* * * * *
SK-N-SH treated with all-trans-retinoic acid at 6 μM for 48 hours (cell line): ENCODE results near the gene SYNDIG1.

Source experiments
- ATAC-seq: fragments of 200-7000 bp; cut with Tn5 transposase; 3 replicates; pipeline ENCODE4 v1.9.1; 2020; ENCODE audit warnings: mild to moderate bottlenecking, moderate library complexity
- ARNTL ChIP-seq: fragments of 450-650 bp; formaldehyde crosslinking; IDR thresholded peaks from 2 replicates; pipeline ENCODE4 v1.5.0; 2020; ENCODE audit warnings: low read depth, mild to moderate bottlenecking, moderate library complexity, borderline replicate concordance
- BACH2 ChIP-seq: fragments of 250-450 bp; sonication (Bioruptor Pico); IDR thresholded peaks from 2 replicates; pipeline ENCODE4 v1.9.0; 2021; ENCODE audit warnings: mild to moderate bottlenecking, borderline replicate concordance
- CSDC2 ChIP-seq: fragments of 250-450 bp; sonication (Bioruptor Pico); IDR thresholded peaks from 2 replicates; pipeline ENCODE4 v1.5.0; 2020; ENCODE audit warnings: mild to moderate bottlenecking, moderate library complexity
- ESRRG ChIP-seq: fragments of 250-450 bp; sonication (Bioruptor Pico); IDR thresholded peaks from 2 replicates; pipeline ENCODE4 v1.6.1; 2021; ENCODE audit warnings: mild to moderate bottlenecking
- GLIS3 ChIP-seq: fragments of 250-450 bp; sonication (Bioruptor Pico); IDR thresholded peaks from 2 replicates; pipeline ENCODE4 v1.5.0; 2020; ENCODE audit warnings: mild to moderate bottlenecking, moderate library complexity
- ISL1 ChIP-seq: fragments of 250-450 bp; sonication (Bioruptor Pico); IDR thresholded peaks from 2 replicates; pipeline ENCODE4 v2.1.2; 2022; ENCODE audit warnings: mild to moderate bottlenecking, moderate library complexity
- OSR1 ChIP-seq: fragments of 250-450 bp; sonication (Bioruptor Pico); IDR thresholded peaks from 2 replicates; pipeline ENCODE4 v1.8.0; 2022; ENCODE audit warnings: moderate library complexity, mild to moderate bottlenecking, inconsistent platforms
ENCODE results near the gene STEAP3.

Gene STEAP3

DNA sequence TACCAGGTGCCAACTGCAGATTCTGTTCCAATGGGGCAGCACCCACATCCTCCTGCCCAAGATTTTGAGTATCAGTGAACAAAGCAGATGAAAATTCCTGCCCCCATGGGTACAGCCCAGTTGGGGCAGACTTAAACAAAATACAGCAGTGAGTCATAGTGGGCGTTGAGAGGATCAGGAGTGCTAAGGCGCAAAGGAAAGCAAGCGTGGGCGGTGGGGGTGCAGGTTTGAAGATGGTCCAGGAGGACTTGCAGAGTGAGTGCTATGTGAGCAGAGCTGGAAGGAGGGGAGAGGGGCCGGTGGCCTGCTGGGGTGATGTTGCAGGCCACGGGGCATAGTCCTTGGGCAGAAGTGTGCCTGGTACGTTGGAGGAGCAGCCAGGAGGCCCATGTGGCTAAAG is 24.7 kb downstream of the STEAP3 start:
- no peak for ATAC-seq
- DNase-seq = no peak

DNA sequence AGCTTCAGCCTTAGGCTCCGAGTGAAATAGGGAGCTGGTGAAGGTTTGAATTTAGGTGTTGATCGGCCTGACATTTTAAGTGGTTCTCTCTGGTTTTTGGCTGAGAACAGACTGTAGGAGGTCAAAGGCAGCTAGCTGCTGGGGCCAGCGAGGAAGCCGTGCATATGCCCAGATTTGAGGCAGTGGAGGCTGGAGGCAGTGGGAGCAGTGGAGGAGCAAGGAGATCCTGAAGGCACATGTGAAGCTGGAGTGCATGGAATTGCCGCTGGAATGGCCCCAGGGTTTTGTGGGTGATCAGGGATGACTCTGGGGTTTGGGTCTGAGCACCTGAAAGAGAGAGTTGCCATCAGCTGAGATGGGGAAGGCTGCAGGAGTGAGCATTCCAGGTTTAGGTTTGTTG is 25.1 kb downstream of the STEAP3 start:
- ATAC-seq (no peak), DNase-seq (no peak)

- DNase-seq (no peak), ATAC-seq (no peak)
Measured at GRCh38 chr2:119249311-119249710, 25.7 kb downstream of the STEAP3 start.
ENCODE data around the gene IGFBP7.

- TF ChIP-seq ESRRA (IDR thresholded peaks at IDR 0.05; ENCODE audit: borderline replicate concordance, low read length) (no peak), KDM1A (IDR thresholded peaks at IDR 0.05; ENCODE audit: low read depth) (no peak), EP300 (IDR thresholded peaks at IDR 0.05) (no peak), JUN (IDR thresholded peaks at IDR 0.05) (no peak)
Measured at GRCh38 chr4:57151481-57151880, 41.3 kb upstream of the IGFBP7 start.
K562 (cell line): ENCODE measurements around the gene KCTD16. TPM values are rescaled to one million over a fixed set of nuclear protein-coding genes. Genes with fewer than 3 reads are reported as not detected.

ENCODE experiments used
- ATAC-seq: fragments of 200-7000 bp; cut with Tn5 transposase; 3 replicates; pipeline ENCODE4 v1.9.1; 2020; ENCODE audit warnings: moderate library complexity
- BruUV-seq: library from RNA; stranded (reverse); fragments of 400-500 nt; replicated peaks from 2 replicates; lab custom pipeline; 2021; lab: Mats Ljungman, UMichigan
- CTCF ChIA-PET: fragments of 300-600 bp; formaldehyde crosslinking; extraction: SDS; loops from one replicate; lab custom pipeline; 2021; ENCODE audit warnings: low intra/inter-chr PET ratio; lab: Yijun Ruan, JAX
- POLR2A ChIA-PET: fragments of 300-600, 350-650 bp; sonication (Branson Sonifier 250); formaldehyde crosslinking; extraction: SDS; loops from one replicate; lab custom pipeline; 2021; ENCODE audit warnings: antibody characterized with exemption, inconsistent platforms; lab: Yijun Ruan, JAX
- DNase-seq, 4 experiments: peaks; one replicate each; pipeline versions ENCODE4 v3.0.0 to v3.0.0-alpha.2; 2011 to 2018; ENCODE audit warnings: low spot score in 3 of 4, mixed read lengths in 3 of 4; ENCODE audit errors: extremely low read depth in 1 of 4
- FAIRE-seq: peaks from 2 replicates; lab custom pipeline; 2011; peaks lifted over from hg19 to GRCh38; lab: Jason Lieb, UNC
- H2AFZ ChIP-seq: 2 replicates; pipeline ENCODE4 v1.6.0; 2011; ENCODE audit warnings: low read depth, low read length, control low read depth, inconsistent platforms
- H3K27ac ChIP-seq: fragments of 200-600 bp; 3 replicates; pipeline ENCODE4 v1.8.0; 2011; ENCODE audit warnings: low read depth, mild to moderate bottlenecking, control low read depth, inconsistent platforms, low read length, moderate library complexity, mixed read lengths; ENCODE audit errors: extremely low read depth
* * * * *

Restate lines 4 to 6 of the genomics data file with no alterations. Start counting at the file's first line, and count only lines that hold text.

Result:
- ARNTL ChIP-seq: fragments of 450-650 bp; formaldehyde crosslinking; IDR thresholded peaks from 2 replicates; pipeline ENCODE4 v1.5.0; 2020; ENCODE audit warnings: low read depth, mild to moderate bottlenecking, moderate library complexity, borderline replicate concordance
- BACH2 ChIP-seq: fragments of 250-450 bp; sonication (Bioruptor Pico); IDR thresholded peaks from 2 replicates; pipeline ENCODE4 v1.9.0; 2021; ENCODE audit warnings: mild to moderate bottlenecking, borderline replicate concordance
- CSDC2 ChIP-seq: fragments of 250-450 bp; sonication (Bioruptor Pico); IDR thresholded peaks from 2 replicates; pipeline ENCODE4 v1.5.0; 2020; ENCODE audit warnings: mild to moderate bottlenecking, moderate library complexity